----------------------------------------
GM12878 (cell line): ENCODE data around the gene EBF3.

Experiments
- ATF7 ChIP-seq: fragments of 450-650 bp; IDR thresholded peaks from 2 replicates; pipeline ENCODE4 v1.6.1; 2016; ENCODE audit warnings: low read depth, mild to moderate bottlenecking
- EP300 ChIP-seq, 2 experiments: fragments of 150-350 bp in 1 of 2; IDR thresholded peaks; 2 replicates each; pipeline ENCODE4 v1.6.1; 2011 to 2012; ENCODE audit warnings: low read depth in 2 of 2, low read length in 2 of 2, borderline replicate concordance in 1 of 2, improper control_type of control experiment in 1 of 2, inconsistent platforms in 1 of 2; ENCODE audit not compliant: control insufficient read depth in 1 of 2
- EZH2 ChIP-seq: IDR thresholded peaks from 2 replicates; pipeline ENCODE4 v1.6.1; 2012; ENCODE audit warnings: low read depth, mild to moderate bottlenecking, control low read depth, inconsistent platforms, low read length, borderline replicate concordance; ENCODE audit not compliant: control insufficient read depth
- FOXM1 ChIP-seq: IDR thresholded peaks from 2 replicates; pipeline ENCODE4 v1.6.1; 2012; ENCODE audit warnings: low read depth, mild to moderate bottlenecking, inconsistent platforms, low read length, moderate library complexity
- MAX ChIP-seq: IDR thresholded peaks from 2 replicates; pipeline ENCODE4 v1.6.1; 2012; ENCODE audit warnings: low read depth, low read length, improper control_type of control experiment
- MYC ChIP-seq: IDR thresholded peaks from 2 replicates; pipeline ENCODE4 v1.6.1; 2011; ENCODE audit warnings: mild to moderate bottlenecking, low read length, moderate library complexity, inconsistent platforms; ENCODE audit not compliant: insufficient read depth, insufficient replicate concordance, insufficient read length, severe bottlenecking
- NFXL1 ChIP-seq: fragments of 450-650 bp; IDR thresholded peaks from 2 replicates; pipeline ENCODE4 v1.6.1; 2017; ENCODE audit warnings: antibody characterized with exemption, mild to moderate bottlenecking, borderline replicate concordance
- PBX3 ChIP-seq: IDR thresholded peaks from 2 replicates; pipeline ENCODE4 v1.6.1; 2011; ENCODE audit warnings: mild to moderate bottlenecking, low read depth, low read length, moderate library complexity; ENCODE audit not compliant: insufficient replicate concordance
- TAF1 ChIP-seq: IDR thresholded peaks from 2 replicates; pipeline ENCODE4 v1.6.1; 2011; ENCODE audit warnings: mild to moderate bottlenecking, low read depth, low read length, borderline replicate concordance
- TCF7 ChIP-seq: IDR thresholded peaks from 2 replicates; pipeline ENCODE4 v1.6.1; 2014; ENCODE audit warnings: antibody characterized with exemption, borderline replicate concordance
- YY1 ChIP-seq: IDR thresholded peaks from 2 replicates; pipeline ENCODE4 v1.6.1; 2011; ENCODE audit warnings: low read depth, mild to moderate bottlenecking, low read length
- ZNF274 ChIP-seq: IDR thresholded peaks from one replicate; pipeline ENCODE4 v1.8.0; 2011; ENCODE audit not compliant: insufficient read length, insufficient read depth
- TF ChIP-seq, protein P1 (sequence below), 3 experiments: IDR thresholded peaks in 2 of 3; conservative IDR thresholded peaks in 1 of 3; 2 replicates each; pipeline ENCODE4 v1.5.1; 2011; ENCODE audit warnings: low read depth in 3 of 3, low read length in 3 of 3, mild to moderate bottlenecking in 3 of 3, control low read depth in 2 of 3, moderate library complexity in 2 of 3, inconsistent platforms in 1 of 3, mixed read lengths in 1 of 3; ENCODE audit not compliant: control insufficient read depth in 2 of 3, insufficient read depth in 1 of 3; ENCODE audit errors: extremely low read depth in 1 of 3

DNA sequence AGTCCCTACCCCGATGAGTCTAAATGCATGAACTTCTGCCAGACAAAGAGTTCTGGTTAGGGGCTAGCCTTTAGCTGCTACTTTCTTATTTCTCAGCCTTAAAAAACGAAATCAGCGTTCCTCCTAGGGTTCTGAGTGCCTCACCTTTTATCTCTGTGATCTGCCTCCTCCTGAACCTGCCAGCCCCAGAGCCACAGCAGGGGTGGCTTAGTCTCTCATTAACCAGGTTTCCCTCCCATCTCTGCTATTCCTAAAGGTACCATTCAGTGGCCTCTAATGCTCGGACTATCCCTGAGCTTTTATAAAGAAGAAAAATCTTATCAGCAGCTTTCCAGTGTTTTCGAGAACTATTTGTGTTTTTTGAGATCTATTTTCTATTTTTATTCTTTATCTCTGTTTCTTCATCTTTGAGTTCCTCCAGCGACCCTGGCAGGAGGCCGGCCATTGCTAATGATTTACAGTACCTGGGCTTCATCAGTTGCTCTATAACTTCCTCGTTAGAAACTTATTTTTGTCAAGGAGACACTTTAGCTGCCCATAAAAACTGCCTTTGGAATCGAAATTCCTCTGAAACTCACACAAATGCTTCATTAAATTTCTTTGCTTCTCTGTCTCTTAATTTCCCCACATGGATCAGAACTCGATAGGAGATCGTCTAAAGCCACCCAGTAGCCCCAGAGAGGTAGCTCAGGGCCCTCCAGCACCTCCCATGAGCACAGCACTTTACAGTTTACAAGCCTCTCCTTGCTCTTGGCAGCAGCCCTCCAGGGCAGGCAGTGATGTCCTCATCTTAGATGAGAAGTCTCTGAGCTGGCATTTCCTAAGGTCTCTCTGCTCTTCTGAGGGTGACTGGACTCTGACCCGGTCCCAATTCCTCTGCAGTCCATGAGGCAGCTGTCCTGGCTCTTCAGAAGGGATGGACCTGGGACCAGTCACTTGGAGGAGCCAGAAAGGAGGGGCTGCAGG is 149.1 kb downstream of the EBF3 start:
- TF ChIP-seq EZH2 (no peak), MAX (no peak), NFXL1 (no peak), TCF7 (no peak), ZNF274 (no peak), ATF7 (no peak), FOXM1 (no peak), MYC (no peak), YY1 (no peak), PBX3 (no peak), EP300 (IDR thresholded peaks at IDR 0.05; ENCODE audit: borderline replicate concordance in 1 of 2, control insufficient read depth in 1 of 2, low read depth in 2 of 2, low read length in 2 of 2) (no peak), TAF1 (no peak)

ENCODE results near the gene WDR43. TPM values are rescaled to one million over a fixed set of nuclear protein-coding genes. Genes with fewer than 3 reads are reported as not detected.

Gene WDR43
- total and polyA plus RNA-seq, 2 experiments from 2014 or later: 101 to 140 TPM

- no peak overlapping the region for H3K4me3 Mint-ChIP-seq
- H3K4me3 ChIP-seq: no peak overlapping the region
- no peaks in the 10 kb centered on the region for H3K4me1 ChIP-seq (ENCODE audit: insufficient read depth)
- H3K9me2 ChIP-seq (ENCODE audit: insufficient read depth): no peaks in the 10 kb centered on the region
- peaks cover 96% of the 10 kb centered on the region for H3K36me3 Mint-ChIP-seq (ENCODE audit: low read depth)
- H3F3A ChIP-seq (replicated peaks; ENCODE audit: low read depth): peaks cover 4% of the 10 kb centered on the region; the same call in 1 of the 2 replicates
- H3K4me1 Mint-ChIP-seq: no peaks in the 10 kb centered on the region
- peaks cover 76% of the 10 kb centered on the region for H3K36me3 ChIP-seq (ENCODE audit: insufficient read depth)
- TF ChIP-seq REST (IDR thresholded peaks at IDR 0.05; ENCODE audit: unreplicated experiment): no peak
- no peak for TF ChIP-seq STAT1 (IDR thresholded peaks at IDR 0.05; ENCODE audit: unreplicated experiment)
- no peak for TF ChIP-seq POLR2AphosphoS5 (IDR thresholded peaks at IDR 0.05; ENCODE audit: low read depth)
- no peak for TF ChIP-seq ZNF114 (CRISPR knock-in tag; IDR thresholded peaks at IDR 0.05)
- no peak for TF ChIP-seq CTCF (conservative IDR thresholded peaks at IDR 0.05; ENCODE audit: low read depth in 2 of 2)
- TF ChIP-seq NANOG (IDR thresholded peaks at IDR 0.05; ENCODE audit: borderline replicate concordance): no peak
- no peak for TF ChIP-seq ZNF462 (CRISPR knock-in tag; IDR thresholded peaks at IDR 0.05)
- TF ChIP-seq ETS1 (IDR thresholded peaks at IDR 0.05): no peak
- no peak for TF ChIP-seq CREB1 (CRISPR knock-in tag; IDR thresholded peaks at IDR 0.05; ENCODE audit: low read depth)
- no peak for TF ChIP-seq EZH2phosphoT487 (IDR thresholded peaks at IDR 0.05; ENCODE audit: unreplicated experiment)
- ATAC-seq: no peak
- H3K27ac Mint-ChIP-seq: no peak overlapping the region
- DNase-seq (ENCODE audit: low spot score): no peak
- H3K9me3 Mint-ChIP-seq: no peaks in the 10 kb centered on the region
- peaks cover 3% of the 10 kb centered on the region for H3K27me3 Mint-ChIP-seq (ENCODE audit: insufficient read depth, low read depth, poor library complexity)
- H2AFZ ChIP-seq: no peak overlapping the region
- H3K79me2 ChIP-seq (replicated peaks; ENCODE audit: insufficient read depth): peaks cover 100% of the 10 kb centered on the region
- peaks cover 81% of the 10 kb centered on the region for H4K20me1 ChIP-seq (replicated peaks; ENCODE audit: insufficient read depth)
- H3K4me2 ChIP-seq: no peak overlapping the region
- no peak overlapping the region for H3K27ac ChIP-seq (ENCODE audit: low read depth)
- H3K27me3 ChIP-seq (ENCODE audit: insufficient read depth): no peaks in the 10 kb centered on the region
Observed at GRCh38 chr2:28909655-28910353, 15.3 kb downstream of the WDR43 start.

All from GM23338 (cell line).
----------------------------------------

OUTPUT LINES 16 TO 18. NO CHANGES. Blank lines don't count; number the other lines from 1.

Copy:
DNA sequence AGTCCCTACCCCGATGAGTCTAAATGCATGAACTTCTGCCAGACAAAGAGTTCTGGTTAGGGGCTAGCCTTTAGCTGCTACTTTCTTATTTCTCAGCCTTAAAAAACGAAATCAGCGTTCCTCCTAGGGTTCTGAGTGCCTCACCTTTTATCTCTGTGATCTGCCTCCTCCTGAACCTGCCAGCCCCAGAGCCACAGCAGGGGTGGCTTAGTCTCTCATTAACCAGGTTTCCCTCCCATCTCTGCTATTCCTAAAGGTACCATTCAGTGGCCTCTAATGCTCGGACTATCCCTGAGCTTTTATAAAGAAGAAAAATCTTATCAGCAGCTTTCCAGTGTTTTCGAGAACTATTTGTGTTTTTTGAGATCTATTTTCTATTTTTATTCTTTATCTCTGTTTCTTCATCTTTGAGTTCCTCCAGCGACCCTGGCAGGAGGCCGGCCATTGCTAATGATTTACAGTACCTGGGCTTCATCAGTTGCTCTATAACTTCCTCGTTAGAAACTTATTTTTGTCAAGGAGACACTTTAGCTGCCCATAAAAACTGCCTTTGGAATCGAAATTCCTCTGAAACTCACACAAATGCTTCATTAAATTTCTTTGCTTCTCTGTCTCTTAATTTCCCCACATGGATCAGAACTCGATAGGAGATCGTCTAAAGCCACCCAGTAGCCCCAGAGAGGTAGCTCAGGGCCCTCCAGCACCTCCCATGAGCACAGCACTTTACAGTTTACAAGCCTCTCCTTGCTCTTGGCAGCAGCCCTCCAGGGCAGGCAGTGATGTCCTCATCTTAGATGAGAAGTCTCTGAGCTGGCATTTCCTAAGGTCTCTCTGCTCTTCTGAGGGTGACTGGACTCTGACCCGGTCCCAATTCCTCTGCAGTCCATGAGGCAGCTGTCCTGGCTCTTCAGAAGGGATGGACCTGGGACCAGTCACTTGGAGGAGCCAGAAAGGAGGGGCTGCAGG is 149.1 kb downstream of the EBF3 start:
- TF ChIP-seq EZH2 (no peak), MAX (no peak), NFXL1 (no peak), TCF7 (no peak), ZNF274 (no peak), ATF7 (no peak), FOXM1 (no peak), MYC (no peak), YY1 (no peak), PBX3 (no peak), EP300 (IDR thresholded peaks at IDR 0.05; ENCODE audit: borderline replicate concordance in 1 of 2, control insufficient read depth in 1 of 2, low read depth in 2 of 2, low read length in 2 of 2) (no peak), TAF1 (no peak)

ENCODE results near the gene WDR43. TPM values are rescaled to one million over a fixed set of nuclear protein-coding genes. Genes with fewer than 3 reads are reported as not detected.